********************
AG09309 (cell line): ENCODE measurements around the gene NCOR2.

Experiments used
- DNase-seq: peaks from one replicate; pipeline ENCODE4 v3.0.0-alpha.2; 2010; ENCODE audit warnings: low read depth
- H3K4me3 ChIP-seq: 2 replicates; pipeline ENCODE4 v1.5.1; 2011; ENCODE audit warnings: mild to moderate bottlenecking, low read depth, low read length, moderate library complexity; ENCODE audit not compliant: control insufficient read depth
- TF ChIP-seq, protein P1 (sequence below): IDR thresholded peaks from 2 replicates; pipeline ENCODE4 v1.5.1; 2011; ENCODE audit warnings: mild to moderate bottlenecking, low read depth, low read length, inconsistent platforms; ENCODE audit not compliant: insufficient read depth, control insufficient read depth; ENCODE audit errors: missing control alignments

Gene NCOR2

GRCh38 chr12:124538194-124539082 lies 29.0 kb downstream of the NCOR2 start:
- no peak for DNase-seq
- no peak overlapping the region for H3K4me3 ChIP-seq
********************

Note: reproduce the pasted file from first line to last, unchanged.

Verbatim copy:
AG09309 (cell line): ENCODE measurements around the gene NCOR2.

Experiments used
- DNase-seq: peaks from one replicate; pipeline ENCODE4 v3.0.0-alpha.2; 2010; ENCODE audit warnings: low read depth
- H3K4me3 ChIP-seq: 2 replicates; pipeline ENCODE4 v1.5.1; 2011; ENCODE audit warnings: mild to moderate bottlenecking, low read depth, low read length, moderate library complexity; ENCODE audit not compliant: control insufficient read depth
- TF ChIP-seq, protein P1 (sequence below): IDR thresholded peaks from 2 replicates; pipeline ENCODE4 v1.5.1; 2011; ENCODE audit warnings: mild to moderate bottlenecking, low read depth, low read length, inconsistent platforms; ENCODE audit not compliant: insufficient read depth, control insufficient read depth; ENCODE audit errors: missing control alignments

Gene NCOR2

GRCh38 chr12:124538194-124539082 lies 29.0 kb downstream of the NCOR2 start:
- no peak for DNase-seq
- no peak overlapping the region for H3K4me3 ChIP-seq